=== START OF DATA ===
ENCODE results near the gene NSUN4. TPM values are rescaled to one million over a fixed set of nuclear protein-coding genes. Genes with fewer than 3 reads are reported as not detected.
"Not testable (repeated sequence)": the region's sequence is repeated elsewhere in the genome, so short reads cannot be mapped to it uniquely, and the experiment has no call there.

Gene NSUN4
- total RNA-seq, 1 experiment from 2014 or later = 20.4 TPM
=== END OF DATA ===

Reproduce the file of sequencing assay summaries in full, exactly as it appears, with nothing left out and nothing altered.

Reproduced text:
ENCODE results near the gene NSUN4. TPM values are rescaled to one million over a fixed set of nuclear protein-coding genes. Genes with fewer than 3 reads are reported as not detected.
"Not testable (repeated sequence)": the region's sequence is repeated elsewhere in the genome, so short reads cannot be mapped to it uniquely, and the experiment has no call there.

Gene NSUN4
- total RNA-seq, 1 experiment from 2014 or later = 20.4 TPM